Wednesday 12 November 2014
We had already visited the Fashion and Textiles Museum in Bermondsey Street, Southwark back in May, for their lovely exhibition 'Artist Textiles – Picasso to Warhol' and we do not normally expect to visit places twice, life being short and museums many. But following our brief flurry of publicity, a few weeks back, we got a kind invitation to have one of their guided tours. And Sue G, an occasional member of the project team, pointed out that I, as someone who knits, should not miss the knitwear exhibition. She was right!
I need to begin with a gripe, however: we were clearly told that no photography was allowed, and so we took no photographs: but throughout the tour, other people were taking pictures, both with phone and camera, and were not being stopped or even told off! So this brief account is unillustrated, but if you click here and then on the picture, you will get a range of photos as good as anything Linda could do.
Our guide explained that knitwear used to be for undergarments, though there was avery pretty red and black knitted underskirt that was eminently wearable in any circumstances. But the start of the twentieth century, with women extending their spheres of activity and removing their corsets, moved knitwear to the outside. Chanel was designing and selling knitwear before the First World War.
The exhibition moves through the 1920s and 30s, showing how knit and crochet work well with the 'flapper' fashions of the day, and also included swimwear. We three remembered that knitted, sagging woollen cossies were still around in the 1950s, when we all longed for the ruched, rayon type instead.
Machine knitting was shown along side hand knitted items of the Shetland/Fair Isle type. We saw high fashion items, Schiaparelli with the signature zip fasteners, as well as more Chanel. And then it was on to the 1940s, clothes rationing and Make do and Mend. Clearly multicoloured garments were a fashionable way to use scraps of wool, and sitting in air raid shelters provided time to knit and be creative. There was a brief mention of the fact that some men, particularly sailors and POWs, also knitted.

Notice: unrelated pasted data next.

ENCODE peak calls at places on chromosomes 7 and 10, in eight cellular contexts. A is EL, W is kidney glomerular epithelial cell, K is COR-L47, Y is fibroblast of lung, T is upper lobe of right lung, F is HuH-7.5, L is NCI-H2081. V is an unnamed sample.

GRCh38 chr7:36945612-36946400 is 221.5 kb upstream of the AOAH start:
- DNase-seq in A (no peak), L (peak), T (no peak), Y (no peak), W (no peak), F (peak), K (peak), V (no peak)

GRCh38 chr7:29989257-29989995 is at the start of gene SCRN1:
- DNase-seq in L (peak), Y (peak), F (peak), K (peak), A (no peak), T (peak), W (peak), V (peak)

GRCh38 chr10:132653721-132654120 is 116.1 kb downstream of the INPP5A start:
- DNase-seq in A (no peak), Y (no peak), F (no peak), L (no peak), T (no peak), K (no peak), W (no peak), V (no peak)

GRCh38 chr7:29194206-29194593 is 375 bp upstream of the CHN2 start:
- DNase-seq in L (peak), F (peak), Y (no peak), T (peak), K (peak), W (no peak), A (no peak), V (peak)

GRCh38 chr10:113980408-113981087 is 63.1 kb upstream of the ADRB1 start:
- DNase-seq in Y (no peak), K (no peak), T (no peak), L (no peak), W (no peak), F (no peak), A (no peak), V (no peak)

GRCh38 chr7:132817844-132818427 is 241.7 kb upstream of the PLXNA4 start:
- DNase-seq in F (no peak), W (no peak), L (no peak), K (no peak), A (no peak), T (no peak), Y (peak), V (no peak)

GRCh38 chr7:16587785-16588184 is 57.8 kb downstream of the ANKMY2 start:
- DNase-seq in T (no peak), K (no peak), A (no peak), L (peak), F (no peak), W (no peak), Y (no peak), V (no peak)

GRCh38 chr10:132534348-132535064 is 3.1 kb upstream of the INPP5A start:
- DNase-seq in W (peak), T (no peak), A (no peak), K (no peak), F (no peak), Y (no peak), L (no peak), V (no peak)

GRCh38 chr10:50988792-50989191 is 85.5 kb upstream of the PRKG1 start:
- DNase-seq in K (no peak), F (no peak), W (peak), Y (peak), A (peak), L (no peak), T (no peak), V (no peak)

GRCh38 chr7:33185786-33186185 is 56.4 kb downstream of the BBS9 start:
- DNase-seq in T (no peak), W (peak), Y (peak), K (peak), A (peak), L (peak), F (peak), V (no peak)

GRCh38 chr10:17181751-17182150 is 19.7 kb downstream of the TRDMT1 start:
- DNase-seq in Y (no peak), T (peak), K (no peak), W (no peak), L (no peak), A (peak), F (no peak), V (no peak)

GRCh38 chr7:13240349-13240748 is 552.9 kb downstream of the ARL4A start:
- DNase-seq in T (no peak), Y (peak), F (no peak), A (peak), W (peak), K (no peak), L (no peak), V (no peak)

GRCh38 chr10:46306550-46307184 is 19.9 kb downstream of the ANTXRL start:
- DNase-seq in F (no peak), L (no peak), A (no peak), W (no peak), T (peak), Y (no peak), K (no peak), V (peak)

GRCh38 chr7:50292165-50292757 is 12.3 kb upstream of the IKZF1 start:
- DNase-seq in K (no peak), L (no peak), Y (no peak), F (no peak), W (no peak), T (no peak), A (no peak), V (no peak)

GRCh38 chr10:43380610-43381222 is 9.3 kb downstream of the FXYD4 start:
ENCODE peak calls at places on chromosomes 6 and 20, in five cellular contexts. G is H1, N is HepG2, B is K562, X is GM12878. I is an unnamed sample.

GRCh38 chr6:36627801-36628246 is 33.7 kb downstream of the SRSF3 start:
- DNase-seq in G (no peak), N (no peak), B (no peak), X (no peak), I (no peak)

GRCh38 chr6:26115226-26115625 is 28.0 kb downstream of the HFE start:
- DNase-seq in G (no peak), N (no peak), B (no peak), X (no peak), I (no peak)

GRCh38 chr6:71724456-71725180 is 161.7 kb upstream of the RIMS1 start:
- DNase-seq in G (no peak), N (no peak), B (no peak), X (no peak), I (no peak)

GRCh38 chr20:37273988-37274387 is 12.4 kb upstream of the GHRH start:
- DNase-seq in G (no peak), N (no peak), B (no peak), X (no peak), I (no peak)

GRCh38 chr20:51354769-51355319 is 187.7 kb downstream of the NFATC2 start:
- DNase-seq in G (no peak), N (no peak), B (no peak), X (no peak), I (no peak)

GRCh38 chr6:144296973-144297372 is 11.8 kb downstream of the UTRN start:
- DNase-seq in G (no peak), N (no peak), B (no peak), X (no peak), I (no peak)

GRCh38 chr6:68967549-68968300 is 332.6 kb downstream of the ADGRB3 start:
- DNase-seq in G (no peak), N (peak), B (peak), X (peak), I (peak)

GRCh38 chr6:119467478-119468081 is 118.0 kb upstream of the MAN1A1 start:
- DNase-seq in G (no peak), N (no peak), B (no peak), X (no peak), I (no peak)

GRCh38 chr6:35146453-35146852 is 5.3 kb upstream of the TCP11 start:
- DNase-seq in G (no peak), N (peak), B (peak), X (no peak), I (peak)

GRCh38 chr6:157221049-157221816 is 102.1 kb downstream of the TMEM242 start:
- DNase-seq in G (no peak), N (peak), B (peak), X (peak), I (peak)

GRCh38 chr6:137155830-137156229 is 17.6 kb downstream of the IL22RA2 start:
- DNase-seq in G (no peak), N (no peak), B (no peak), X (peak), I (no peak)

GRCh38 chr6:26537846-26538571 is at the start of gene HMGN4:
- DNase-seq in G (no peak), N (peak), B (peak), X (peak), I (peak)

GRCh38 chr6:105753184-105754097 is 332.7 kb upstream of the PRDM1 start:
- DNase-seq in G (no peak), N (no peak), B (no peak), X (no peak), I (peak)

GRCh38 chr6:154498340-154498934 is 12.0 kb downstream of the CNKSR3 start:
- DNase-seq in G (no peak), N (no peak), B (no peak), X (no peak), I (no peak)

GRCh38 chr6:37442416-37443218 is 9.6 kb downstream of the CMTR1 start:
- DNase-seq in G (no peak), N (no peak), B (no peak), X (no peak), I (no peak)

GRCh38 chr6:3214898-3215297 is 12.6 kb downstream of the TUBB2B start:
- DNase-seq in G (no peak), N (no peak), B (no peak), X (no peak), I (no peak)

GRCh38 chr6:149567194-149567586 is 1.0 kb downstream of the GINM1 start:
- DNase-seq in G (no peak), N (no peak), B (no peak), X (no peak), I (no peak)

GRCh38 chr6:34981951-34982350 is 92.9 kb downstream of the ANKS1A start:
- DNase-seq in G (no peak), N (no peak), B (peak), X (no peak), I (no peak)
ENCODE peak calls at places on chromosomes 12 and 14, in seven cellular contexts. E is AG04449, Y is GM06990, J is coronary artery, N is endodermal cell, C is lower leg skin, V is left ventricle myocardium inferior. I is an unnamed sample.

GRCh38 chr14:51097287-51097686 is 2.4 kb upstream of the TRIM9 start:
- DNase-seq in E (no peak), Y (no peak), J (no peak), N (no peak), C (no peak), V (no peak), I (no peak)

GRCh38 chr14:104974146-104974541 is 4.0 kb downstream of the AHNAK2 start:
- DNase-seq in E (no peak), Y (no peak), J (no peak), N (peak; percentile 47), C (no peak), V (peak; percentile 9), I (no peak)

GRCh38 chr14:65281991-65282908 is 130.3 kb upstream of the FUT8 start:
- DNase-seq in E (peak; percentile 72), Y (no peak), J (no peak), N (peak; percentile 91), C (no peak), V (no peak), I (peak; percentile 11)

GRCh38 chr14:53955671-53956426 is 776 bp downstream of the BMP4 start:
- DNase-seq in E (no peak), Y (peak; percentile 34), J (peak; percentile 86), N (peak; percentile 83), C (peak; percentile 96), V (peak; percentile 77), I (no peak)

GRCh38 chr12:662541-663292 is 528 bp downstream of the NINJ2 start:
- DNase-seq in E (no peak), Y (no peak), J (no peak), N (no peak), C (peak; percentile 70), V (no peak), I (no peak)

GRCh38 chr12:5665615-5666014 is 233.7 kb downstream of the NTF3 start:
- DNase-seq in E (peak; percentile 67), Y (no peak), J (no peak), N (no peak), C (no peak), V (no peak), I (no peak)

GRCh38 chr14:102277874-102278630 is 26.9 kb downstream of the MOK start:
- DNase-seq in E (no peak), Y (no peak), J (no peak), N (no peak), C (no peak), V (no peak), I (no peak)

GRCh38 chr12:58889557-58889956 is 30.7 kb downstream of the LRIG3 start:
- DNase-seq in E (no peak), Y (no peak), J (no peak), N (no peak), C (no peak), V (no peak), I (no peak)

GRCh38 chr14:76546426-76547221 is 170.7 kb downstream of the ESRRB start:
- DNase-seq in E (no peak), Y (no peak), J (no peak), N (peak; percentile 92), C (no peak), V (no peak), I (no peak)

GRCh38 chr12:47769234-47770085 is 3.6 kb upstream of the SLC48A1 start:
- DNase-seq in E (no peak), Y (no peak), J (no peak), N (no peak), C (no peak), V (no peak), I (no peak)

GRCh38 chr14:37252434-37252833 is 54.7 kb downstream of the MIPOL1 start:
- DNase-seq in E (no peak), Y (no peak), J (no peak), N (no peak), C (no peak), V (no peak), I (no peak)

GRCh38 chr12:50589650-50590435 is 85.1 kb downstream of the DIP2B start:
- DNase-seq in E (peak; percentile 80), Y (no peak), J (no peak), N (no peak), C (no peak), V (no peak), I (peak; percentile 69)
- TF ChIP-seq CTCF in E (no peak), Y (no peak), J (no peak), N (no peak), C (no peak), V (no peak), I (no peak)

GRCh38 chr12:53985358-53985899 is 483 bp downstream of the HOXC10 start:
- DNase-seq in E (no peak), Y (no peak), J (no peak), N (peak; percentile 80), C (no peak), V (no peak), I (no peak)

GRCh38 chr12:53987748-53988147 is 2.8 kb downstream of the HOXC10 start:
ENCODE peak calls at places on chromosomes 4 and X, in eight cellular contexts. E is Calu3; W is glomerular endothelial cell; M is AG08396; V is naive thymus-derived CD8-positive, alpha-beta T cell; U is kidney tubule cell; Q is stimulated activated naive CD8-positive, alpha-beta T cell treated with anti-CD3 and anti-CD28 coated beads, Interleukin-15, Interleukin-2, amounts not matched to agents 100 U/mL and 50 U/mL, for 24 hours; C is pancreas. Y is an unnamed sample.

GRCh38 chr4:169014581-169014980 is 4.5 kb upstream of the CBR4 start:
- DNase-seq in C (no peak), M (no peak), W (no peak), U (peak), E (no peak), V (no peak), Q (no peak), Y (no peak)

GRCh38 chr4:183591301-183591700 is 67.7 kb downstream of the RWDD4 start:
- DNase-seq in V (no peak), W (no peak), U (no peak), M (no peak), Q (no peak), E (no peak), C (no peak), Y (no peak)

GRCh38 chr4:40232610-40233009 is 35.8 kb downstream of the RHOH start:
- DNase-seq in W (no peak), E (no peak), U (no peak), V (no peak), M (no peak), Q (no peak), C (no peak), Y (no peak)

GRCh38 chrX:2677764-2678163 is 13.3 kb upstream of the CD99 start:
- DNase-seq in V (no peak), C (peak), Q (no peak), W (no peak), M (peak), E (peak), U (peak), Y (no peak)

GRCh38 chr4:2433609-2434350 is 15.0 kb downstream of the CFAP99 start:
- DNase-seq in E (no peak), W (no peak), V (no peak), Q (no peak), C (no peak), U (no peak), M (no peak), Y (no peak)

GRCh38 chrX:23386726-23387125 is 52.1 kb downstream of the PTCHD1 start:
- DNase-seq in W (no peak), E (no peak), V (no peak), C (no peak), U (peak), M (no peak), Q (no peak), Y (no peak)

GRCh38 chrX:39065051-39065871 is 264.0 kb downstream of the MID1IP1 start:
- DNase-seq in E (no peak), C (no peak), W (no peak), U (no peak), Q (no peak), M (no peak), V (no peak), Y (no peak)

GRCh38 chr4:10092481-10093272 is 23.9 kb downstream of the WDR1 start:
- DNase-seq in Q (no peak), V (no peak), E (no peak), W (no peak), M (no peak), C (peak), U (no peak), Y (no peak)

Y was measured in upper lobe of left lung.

Next there was a case of the Lana Turner type of 'sweater girl' garment, and on upstairs to where fashion really started to take advantange of the flexibility of knitting (including items made from jersey, which is of course knitted, but is mainly sewn to make clothes).
Kafe Fassett led us to Quant, Westwood and Rhodes, with clothes that were more cat walk than shopping trip, and some extraordinary designs by modern students, with perspex, tin foil and many beads sewn on.
All the way through, the walls were embellished with Vogue covers, knitting patterns and other delights to keep us happy as we moved from case to case.
It was all eye catching and amazing. I suppose the problem is that the world really has moved on: buildings, whether public or private, are mostly kept too hot for woollen garments; and once you go out of doors, you need something windproof and waterproof. Perhaps when the fuel runs out we shall all snuggle back into warm and beautiful knitwear. But even if we don't, this is a lovely exhibition.